This is a talk about the durations that things happen at, from the nanosecond scale to the billions of years. Some of those things happen in videogames, but some don’t. I know this is a videogame conference, but I hope you’re okay with that.
Tagged with “culture” (143)
Paul Lloyd speaking at Patterns Day in Brighton on June 30, 2017.
A one-day event for web designers and developers on design systems, pattern libraries, style guides, and components.
Patterns Day is brought to you by Clearleft.
Sukhdev Sandhu tells the story of a book of hippy philosophy that defined the 1960s.
Sukhdev Sandhu travels to the epicentres of countercultural America in Woodstock and San Francisco to tell the story of a book of hippy philosophy that defined the 1960s and intimated how the internet would grow long before the web arrived. With Luc Sante, Eliot Weinberger, Kenneth Goldsmith, Ed Sanders, Lois Britton, and Fred Turner Producer: Tim Dee.
Cultural critic Virginia Heffernan joins the show to talk about her new book, Magic and Loss: The Internet as Art (Simon & Schuster)! We talk about what’s behind the screen, why the internet is bigger than the Industrial Revolution, her first experience online in 1979, what it’s like to be in a piece of performance art with half the world’s population, her crushing defeat at meeting Joan Didion, why she’s nostalgic for landline phones, the motive motive of Pokemon Go, asking The New York Times to host a shred-guitar competition, and why there’s value in Reading The Comments!
Alex Langley’s Tech Chat Episode 14 - Has digital technology changed everything or has it changed nothing?
Lizzie Hodgson, all round digital innovator, and Jeremy Keith, co-founder of Clearleft, join Alex in the studio to work out whether digital technology has changed everything or has it changed nothing.
In the latest ‘Geeks’ Guide to the Galaxy’ podcast, Simone Caroti discusses his critical survey of the Culture series by sci-fi author Iain Banks.
Tech enthusiast Kevin Kelly asks "What does technology want?" and discovers that its movement toward ubiquity and complexity is much like the evolution of life.
This week I was lucky enough to interview one of my favorite people: Kevin Kelly.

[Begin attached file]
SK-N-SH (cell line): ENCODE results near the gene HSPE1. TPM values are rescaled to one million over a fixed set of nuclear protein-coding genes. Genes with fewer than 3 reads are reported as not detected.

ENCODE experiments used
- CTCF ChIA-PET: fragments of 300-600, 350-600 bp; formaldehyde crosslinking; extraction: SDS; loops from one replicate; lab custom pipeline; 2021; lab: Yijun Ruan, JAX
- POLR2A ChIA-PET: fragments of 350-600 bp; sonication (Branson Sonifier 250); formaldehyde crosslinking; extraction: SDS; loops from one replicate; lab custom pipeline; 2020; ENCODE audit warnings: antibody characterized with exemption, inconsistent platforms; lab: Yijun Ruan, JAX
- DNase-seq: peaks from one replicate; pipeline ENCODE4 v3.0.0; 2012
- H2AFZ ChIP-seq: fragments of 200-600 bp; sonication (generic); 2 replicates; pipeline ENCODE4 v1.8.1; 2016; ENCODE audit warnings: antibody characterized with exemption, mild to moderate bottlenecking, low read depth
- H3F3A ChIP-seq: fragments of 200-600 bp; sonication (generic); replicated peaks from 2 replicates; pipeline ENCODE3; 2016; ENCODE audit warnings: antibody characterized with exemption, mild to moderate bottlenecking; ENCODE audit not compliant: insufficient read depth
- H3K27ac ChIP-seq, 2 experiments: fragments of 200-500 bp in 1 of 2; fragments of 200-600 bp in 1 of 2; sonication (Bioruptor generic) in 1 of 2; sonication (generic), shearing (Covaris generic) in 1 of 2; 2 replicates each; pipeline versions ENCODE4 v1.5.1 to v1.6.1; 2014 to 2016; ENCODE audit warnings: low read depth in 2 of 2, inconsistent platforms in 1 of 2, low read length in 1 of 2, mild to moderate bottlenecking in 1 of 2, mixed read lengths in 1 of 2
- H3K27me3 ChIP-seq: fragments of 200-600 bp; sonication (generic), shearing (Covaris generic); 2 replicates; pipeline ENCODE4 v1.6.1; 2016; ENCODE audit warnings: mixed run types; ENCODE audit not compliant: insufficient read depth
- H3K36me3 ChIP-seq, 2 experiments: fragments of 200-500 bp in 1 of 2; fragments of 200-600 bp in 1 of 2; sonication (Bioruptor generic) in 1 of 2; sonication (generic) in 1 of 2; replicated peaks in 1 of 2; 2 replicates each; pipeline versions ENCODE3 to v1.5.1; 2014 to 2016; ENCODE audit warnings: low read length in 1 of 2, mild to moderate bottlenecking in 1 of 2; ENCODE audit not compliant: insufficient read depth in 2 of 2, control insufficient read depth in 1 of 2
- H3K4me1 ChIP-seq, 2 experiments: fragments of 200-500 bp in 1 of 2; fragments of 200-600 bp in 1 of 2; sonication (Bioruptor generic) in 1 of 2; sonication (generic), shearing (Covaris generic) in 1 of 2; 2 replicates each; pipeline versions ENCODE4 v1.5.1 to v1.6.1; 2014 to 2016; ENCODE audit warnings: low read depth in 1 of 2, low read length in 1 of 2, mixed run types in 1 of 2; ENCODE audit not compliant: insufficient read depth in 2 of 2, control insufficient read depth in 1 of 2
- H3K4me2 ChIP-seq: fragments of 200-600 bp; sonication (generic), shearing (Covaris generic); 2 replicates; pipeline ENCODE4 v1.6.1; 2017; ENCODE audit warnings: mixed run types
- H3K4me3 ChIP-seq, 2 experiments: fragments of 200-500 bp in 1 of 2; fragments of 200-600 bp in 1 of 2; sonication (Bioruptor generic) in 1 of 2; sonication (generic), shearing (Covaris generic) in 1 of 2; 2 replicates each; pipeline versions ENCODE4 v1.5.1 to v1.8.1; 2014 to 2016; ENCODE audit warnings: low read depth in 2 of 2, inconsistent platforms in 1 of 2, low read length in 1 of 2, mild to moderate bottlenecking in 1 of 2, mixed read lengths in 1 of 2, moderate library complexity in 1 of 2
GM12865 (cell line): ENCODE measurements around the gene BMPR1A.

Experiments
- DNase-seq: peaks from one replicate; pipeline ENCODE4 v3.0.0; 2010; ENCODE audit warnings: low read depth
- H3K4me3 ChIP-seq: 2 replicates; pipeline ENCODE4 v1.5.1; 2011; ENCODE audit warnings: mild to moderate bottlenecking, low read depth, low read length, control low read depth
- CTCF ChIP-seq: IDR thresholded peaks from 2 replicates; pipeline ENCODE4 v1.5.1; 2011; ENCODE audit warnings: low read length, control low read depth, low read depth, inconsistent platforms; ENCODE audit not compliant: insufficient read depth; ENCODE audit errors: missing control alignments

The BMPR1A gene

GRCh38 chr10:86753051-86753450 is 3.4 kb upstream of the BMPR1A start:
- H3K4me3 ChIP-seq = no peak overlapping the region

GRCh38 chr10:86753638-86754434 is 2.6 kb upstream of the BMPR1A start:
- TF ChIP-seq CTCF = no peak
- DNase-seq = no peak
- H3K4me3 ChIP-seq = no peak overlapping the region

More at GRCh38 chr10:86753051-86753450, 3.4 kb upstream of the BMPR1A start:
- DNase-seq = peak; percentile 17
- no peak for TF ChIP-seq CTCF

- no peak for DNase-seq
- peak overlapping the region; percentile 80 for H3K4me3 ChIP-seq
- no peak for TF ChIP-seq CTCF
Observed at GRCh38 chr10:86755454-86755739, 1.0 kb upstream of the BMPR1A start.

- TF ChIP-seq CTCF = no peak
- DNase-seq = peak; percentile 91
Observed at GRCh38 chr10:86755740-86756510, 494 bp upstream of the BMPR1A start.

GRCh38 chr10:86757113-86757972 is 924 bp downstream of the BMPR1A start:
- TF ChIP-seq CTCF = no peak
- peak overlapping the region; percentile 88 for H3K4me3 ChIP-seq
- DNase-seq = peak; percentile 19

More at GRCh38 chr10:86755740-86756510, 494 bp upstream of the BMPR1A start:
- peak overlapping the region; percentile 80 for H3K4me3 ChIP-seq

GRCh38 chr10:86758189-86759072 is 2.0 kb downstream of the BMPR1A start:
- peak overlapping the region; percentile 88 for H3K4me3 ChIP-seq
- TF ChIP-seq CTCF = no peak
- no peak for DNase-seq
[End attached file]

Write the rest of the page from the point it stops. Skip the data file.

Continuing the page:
Tim Ferriss refers to Kevin as the real-life, “Most Interesting Man In The World.”
Kevin Kelly is one of the co-founders of Wired Magazine, a co-founder of the Quantified Self Movement, and serves on the board of The Long Now foundation.
I’ve been endlessly inspired by Kevin. And it wouldn’t be fair not to mentioned his very early beginnings where he spent most of his 20s as a nomad (of sorts) traveling through Asia as a photographer for most of his 20s. He later published a book of his work titled Asia Grace.
From there, in the 80s he joined Stewart Brand as the publisher and editor of The Whole Earth Review and was influential in both the 80s counterculture and startup movement.
His writing in the 90s more or less predicted the Internet of today. His first book, Out of Control is brilliant – a few years after it was released it became required reading for all the actors on the set of the movie The Matrix. (which is how I first learned about it).
He also has one of my favorite This American Life stories where has something of an epiphany about life, decides to live his life as if he will be dead in 6 months… gives away all his possessions, and then rides his bike across the country.
In this episode we talk about:
The Counterculture movement of the 60s
Traveling as an act of rebellion
Kevin’s latest book The Inevitable in which he writes that, “Much of what will happen in the next thirty years is inevitable, driven by technological trends that are already in motion.” He’ll share some of those predictions with us.
Lessons on how to read better
And… a book that Kevin wishes everyone in the world read at least one time.
To close out our 3 part series, we go back to 1999 and talk to the internet’s greatest monster: the man who invented Microsoft’s Clippy (jk he’s a really nice guy named Kevan Atteberry). We hear from the folks of Open Diary, one of the first social media/blogging sites and talk to Olia Lialina, who has been preserving and archiving Geocities sites. Katie and Ryan force Julia to read some erotic Clippy fanfic, but we need not speak of that.
Original video: https://soundcloud.com/iexplorer/1999-the-years-that-changed
Downloaded by http://huffduff-video.snarfed.org/
How do our assumptions about people affect our assumptions about their food? And how do their assumptions about our food affect how we feel about ourselves? What happens when chefs cook a cuisine they weren’t born into? And what happens when there’s a backlash? Our friend Dan Pashman, host of WNYC Studio’s The Sporkful, has launched a special series of episodes called "Other People’s Food," which aims to explore exactly these questions. Dan talks with Brooke about the project so far.
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